Protecting against scams and identity theft

Identity theft

Identity theft is when someone tries to steal and use your personal information to defraud or harm you. You’re at greater risk of identity theft if your personal information is compromised. Personal information includes your:

  • full name
  • date of birth
  • address
  • passport details
  • bank account details
  • username and passwords.

How to protect your identity

Your passport has key personal information that makes it a target for identity theft. Here’s how you can protect yourself:

  • don’t share photos of your passport online
  • only disclose your passport information to trusted organisations with a legitimate need for it – it's okay to ask them what they’ll do with it
  • store your passport in a safe, secure place.

For more advice on protecting your personal information, see the eSafety Commissioner webpage.

Scams

Scams are designed to trick you into handing over money or personal information. Scammers use different methods, like phone calls, text messages or emails, and might pretend to be from a trusted government agency, like the Department of Foreign Affairs and Trade.

Scams can look genuine, and it can be difficult to tell when something is fake.

Scammers may ask for your personal information, or tell you to:

  • click on a link in an email or text message
  • provide identity information, including uploading identity documents
  • pay fees or repay a debt.

Scams often lead to the theft and misuse of a person’s identity.

For more information, see types of scams.

How to avoid a scam

The best way to protect yourself is:

  • Stop – don’t give money or personal information to anyone if unsure.
  • Think – ask yourself if the message or call may be fake?
  • Protect – act quickly if something feels wrong.

What to do about a scam

If you get a suspicious email or text message claiming to be from us:

  • don’t click on any links or open attachments
  • don’t respond to the sender
  • do report it
  • do delete the message.

Anyone can be a victim of a scam or identity theft. If you think you’ve fallen victim to a scam or your identity has been compromised or misused, it’s important to take steps quickly to limit damage to your identity or assets.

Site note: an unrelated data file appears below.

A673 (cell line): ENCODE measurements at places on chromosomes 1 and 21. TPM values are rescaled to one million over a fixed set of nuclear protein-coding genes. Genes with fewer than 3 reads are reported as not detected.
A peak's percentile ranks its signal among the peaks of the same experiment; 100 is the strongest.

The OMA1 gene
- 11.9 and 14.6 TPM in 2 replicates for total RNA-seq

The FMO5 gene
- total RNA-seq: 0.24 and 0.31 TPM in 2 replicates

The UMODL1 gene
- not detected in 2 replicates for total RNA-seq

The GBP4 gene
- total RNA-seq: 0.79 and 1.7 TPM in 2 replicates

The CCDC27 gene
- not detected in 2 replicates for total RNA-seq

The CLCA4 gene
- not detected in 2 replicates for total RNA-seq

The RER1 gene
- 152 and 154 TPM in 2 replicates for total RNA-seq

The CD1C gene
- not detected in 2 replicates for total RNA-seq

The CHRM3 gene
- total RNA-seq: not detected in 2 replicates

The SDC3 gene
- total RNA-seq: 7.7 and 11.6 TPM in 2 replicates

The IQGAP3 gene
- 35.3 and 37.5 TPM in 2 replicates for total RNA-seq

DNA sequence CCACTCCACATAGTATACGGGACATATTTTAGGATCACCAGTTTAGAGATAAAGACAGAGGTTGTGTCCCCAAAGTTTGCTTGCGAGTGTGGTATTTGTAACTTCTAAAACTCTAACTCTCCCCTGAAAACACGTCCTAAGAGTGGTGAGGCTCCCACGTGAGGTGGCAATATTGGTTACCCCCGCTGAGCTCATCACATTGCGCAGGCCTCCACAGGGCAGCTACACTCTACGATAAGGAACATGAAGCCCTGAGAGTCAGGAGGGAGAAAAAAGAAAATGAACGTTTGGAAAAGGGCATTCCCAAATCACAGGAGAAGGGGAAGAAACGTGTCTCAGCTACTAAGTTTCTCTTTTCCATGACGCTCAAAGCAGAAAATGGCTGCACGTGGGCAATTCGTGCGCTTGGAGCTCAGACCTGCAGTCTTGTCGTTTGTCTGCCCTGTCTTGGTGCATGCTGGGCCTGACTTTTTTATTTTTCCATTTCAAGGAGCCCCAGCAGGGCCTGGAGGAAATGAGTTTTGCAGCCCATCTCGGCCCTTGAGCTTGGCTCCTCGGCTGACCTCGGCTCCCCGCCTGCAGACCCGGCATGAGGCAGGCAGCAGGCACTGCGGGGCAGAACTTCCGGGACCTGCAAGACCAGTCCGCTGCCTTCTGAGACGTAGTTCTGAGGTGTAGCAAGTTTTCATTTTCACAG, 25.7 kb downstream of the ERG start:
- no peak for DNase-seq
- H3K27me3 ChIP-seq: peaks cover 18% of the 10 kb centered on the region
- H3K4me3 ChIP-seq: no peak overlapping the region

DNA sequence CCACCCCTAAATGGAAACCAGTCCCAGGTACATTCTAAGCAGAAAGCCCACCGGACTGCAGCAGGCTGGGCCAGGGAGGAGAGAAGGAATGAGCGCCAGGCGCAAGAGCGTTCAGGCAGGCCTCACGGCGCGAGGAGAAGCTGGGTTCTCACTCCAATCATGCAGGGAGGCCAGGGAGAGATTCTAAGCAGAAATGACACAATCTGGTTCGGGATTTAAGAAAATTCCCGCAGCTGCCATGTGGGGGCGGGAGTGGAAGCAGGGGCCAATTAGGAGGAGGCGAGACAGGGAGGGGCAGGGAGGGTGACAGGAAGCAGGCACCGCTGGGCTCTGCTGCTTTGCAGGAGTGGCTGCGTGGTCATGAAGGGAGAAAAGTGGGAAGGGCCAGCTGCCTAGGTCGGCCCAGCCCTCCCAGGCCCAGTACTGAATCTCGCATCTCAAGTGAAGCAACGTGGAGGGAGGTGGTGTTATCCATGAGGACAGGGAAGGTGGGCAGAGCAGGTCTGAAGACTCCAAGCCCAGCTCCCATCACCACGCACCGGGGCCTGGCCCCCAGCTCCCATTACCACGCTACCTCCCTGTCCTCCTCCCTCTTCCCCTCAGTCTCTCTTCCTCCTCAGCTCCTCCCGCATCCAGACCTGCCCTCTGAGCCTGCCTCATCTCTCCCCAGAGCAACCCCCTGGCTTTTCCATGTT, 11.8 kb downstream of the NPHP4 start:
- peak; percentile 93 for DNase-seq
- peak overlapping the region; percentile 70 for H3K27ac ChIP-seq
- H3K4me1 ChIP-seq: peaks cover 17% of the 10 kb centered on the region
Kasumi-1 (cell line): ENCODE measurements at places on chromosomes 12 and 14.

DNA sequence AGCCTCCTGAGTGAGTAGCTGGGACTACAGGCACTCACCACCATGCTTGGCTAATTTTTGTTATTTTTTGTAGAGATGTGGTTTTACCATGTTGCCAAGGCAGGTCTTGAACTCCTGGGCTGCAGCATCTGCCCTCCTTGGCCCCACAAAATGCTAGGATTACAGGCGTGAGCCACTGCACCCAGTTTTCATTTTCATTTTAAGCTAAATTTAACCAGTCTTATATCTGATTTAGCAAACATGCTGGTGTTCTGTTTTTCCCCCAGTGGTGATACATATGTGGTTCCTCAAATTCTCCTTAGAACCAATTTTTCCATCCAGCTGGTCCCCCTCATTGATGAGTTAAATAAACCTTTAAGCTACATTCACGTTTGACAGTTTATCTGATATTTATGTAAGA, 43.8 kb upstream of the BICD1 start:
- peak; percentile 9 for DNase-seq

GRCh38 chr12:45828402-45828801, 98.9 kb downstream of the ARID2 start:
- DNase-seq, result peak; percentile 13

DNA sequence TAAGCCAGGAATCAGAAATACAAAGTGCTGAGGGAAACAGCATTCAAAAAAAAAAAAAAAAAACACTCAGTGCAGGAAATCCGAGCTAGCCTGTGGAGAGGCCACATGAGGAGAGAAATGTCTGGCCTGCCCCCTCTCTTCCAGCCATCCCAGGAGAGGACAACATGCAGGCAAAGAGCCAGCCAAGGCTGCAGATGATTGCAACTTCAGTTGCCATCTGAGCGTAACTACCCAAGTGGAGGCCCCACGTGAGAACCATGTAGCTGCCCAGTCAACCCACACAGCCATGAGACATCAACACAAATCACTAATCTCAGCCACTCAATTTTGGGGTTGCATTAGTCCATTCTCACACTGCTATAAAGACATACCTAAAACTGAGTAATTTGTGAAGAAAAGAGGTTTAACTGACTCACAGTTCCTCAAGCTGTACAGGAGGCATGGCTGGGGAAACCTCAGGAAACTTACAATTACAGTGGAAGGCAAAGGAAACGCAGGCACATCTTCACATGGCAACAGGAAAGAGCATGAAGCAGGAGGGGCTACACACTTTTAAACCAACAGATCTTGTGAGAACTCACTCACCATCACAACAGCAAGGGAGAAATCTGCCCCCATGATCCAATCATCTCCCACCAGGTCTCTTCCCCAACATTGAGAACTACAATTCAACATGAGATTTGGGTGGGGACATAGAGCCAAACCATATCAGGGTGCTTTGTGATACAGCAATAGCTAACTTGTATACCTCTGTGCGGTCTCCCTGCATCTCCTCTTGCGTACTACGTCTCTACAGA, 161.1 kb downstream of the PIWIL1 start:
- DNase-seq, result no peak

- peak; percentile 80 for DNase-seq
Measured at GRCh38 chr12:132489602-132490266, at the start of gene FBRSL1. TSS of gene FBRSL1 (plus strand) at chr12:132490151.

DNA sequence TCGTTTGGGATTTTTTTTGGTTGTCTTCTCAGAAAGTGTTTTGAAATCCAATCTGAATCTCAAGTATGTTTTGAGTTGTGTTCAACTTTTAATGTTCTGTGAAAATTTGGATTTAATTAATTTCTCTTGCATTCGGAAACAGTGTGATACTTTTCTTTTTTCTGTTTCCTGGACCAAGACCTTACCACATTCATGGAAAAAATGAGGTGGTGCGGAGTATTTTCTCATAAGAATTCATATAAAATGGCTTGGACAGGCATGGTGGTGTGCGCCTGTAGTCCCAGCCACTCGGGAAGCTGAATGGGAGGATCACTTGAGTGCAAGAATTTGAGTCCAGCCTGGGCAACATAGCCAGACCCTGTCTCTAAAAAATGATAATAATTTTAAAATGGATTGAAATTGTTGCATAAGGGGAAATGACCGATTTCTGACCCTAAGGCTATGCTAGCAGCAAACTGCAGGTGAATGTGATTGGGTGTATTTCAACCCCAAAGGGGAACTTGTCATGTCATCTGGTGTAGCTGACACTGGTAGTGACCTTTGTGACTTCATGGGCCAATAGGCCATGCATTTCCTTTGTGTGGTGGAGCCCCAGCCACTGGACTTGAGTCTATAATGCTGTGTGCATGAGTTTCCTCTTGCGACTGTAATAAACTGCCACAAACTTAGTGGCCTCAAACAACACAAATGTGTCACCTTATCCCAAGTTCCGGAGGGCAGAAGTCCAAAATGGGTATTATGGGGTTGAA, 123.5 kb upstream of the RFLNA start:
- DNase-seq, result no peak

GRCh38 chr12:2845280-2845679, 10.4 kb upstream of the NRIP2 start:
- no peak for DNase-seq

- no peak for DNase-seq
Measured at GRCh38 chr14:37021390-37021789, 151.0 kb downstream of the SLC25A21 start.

If you’re concerned, you can call IDCARE for advice and support. If you’ve received a scam message or call, report it to ScamWatch.

How to check if it’s really us

Sometimes, we need to contact you. However, there are things we don’t do. Outlined below are some ways you can tell if it’s really us.

We do call people, but you should be wary of unexpected phone calls claiming to be from us. Ask for the caller’s name and contact details. Then you can call us to check. You can also report it to passports.fraud@dfat.gov.au.

Don’t try to call us using a phone number someone has given you, as it might be fake. You can look up the correct number on our Contact Us page.

We do send people important information by emails, text messages and letters. Our messages may include:

  • requests and reminders to attend appointments
  • notification of a Registered Post tracking number letting you know your passport is on its way
  • passport renewal reminders.

What we don’t do

There are other things we don’t do, including sending unsolicited text or email messages asking you to:

  • click on links these messages* 
  • pay us money to release your information or fix your account
  • give us remote access to your computer
  • buy gift cards or vouchers.

* You may still receive a link in an expected email message from us, for example when you ask for a password reset or you send an enquiry to us.

We won’t offer you special deals. 

Further advice on how you can protect yourself from scams and identity theft is available on the following Australian Government websites: